Consult the department for further details. 

A number of assistantships, fellowships, and scholarships are available for qualified 
teachers who wish to enroll as regular students in the term beginning in September 
1981. Assistantships, valued at $7,600, require twelve to fifteen hours per week service 
in the Department of Education. Fellowships are valued at $5,450. Scholarships cover 
the cost of tuition. Applications for financial assistance should be submitted before 
March 1. 

For teachers who cannot attend during the academic year, the residence and course 
requirements for the Masters of Arts in Education degree can be completed principally in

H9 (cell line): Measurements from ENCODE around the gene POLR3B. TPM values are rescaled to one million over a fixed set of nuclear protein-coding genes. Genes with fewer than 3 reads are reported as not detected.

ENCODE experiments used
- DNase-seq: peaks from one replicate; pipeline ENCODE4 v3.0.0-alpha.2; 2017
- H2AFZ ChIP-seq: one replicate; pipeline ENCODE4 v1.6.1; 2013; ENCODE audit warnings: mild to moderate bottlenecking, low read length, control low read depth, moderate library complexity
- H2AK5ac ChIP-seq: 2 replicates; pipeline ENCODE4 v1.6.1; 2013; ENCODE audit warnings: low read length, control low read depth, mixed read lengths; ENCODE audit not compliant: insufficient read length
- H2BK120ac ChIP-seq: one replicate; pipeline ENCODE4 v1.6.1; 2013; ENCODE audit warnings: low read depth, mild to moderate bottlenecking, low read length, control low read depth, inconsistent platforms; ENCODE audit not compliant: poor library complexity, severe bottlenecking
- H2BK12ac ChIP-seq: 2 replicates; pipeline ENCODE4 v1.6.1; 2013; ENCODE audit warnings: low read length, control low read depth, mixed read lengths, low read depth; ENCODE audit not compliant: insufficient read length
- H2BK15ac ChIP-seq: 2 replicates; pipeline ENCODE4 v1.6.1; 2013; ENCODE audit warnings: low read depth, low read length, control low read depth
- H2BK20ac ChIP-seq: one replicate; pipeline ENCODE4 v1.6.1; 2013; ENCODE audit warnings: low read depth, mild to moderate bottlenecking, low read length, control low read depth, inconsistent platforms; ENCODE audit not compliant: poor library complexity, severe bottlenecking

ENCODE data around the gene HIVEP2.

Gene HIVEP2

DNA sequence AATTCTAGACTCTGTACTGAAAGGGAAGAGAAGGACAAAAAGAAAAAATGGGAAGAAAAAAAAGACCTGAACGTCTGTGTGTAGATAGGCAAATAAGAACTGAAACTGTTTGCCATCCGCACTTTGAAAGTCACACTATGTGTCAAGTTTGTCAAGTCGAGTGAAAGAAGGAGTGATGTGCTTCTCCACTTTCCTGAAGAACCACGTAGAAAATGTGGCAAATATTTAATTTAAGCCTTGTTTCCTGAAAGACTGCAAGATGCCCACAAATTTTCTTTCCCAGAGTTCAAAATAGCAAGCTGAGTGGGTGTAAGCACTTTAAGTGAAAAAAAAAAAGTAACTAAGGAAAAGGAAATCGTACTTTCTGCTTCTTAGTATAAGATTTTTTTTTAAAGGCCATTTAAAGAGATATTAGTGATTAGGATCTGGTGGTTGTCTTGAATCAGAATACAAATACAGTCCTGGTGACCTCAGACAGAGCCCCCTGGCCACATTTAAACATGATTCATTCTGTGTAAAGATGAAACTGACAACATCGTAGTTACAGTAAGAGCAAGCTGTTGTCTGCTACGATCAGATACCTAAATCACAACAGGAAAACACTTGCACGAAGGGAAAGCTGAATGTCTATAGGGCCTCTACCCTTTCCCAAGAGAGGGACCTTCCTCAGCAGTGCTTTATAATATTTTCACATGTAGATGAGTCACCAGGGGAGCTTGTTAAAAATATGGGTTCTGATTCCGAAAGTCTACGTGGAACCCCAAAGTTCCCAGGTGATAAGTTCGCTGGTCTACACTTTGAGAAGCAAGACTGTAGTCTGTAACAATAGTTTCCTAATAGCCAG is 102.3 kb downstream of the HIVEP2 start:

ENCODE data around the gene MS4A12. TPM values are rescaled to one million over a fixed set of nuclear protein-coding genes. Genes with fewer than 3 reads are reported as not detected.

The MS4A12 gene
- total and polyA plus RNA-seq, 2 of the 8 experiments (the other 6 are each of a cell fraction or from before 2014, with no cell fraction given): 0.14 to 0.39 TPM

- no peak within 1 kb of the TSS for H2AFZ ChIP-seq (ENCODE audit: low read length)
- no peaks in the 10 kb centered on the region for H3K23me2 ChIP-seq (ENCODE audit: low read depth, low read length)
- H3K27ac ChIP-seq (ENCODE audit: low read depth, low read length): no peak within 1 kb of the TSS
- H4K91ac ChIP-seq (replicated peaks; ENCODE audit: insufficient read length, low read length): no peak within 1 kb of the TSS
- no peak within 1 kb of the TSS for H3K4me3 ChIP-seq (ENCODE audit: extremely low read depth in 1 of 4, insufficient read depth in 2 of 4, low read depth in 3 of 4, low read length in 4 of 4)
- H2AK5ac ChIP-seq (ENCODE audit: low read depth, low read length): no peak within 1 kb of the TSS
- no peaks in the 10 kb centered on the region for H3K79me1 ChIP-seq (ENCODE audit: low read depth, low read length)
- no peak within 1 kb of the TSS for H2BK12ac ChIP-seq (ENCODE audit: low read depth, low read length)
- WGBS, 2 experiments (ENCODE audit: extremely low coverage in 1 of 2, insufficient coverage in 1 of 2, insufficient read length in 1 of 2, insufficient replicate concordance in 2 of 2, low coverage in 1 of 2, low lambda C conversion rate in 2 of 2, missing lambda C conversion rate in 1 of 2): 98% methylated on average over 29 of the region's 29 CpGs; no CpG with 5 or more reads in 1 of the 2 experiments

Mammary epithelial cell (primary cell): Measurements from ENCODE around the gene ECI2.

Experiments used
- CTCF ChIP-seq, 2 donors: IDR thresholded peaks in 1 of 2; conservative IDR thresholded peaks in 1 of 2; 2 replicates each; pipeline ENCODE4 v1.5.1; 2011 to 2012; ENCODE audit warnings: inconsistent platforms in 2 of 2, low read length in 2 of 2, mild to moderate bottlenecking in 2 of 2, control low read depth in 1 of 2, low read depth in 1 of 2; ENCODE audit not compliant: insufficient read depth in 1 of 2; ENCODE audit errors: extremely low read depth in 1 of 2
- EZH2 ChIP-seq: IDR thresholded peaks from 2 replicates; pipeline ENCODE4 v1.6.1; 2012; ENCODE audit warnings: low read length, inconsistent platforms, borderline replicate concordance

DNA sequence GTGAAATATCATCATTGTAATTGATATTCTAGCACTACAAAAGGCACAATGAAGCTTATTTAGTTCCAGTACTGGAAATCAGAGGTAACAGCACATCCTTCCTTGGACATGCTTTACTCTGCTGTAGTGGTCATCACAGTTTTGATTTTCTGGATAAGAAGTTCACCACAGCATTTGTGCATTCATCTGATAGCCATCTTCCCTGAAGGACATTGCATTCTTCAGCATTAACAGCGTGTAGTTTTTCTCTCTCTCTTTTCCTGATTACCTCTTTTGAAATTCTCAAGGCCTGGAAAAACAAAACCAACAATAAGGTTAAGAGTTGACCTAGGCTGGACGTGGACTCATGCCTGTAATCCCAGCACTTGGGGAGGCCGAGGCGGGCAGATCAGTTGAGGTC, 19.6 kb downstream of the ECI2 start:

summer sessions. (For degree requirements and courses offered during the summer of 
1981, consult other sections of this bulletin.) Applications for summer scholarships are 
accepted until April 15. 

A graduate bulletin and forms on which to apply for admission and financial assistance 
can be obtained from the Office of the Dean of the Graduate School. 

American Foundations Program in History 

The University and Reynolda House, a museum of American art near the Reynolda 
Campus, have combined resources to offer a program for graduate and undergraduate 
students and teachers of history, art, literature, and music, to be held for the fourteenth 
consecutive summer at Reynolda House, June 22-July 31. 

Nature and Purpose. The approach is interdisciplinary. Using the American art 
collection, architecture, literature, music, and the decorative arts, it focuses on the